Meta Revolutionizes Video Calls with Avatar-Based Technology

  • Meta introduces avatar-based video calls on Instagram and Messenger, allowing users to participate in video calls using animated avatars.
  • The new functionality caters to users who are not camera-ready or prefer not to show their faces during certain video calls.
  • Meta also updates avatars across its platforms, standardizing their appearance and introducing features like animated stickers and the ability for avatars to interact with friends' avatars.

Meta, the company formerly known as Facebook, made a significant announcement yesterday, revealing that users can now utilize their avatars to answer and make video calls on Instagram and Messenger. This new functionality, according to Meta, will enable users to participate in video calls even when they are not camera-ready. As a result, participants can engage in animated video calls, interacting with each other without revealing their actual appearances.

In a blog post, Meta expressed the need for this feature, stating, “We’ve all been there: A call comes in but your hair looks like a hot mess… Sometimes, we’re just not camera-ready. Wouldn’t it be great if there were a third option between camera-off and camera-on to let you feel a little more present on the call? Cue your Meta Avatar.”

While this innovation could be seen as a welcome addition for individuals who prefer not to show their faces during certain video calls, some might perceive it as an unconventional and slightly eerie method of communication, considering the alternative option of a voice call.

The newly introduced functionality is now available on both iOS and Android platforms, ensuring widespread accessibility for users.

In addition to the avatar-based video calls, Meta also shared other updates related to avatars. The company is currently testing a simpler method for users to create avatars on Facebook and WhatsApp. Users can take a live selfie, and from there, Meta’s algorithms generate suggested avatar options based on the selfie. Users can then further personalize these options to accurately represent themselves.

Meta has also introduced animated avatar stickers, which can now be shared on popular platforms such as Instagram and Facebook Stories, Reels, Facebook comments, and 1:1 message threads on Messenger and Instagram. These stickers depict avatars performing various actions, including waving hello, dancing, or slow clapping.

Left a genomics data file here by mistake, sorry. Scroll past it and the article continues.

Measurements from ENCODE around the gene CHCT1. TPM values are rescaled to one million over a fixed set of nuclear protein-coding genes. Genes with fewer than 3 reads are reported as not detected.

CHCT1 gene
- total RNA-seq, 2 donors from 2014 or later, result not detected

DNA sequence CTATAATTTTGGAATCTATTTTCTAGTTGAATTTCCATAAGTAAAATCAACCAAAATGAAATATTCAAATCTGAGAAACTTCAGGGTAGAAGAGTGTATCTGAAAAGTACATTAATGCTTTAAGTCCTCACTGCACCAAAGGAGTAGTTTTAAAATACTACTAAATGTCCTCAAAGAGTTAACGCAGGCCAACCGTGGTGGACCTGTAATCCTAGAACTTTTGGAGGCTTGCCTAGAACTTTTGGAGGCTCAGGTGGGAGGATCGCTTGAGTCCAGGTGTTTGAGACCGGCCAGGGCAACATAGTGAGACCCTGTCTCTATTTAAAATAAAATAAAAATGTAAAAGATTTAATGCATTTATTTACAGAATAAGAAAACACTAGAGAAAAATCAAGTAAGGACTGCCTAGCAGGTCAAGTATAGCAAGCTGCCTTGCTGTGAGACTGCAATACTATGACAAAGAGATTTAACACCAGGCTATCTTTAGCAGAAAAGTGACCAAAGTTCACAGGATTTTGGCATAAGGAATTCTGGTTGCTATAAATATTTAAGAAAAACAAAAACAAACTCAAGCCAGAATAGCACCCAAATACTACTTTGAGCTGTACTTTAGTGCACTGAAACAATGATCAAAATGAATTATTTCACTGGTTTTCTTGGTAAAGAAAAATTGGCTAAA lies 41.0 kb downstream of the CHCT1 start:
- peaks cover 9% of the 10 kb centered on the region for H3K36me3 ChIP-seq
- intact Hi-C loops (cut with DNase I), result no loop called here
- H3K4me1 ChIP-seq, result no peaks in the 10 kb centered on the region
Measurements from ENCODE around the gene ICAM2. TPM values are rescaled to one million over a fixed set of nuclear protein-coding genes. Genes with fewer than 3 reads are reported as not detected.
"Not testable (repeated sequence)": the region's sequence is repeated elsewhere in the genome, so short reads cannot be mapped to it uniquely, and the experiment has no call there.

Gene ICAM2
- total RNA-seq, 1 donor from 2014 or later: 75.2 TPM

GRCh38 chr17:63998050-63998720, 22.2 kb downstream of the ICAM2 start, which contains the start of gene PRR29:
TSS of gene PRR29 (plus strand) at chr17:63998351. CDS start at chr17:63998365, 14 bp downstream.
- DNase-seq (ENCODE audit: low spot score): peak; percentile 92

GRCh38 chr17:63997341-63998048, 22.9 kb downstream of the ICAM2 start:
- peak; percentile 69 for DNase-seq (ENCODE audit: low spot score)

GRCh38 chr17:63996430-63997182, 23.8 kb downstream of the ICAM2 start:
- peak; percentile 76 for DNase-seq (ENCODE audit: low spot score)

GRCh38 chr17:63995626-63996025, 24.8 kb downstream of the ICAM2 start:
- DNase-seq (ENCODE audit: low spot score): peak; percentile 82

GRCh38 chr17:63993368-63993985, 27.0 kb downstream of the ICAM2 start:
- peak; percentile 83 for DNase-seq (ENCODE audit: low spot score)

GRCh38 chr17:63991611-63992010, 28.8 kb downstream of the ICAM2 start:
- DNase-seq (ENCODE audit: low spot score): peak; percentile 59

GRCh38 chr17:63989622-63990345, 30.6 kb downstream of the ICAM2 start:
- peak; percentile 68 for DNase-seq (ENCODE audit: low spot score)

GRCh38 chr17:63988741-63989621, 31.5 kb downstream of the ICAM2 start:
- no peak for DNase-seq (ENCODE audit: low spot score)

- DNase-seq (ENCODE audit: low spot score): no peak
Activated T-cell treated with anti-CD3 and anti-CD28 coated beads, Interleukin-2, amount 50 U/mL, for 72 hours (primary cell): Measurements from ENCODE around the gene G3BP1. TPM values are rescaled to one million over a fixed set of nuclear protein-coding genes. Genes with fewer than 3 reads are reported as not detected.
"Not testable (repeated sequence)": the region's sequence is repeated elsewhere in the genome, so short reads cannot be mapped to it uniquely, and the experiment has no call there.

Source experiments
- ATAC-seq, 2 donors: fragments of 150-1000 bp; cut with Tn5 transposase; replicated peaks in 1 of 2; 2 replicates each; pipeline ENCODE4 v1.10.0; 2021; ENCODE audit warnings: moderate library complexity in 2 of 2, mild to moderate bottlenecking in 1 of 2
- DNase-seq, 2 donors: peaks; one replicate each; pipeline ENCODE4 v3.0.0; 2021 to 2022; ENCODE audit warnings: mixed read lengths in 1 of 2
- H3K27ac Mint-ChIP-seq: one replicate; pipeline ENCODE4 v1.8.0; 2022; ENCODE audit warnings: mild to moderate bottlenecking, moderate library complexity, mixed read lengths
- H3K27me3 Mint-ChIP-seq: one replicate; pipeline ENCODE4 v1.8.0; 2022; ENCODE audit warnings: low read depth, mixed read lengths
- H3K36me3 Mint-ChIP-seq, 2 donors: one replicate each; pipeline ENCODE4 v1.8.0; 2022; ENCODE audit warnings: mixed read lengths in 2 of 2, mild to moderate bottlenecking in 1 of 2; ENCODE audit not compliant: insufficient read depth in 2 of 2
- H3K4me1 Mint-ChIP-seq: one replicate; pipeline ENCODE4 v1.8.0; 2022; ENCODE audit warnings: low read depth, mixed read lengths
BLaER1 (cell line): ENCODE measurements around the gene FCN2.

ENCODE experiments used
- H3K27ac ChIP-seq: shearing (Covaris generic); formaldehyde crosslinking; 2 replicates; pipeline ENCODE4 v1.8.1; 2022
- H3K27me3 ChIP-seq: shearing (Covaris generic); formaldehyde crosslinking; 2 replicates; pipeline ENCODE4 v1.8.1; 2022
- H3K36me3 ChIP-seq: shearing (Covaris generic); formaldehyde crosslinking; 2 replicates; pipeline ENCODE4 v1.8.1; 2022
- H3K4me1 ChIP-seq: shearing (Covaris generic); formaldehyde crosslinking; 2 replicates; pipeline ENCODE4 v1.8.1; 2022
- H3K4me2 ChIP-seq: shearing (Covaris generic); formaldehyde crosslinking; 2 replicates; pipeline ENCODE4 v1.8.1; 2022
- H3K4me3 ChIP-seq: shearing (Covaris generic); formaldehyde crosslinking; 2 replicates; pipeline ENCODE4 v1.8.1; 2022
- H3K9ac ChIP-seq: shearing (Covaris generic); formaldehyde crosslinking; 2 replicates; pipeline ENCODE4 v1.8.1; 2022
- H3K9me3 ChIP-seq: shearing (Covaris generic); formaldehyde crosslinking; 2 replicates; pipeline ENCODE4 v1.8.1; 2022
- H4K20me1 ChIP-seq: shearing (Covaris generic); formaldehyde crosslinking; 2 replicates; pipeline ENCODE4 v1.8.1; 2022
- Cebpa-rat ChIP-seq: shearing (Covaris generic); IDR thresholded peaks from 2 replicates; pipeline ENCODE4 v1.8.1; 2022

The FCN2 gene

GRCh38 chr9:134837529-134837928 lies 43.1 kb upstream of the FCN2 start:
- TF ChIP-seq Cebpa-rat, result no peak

Furthermore, Meta is now allowing users’ avatars to interact with their friends’ avatars in stickers. By tagging multiple friends in Facebook Stories, users can create stickers that feature avatars of themselves and their friends together. This feature, called “Social Stickers,” enables users to share personalized stickers with a single friend in 1:1 message threads.

Meta’s commitment to standardizing the appearance of avatars across all its platforms is another noteworthy development. Previously, avatars in virtual reality (VR) looked different from those on Facebook, Instagram, Messenger, and WhatsApp. To ensure consistency, Meta will adjust the proportions of avatars, making them more realistic and avoiding distractions caused by exaggerated features.

In a blog post, Meta explained their approach, stating, “No one wants to look like a cake pop, and now, you don’t have to… We’re standardizing the look of our avatars across all our platforms, so the way you show up in VR will match how you show up on Facebook, Instagram, Messenger, and WhatsApp. Not only does that mean your avatar will look a little more realistic, it also means you’ll be better able to show off your ‘fits since the focus won’t be drawn to your comically oversized noggin.”

Meta initially introduced avatars in 2020 as a response to Snap’s Bitmoji and has been continuously updating them to enhance their realism. Back in April, Meta revealed that over 1 billion avatars have been created across its platforms. The company views avatars as a glimpse into the self-expression opportunities that will arise within the metaverse, as stated in their blog post.

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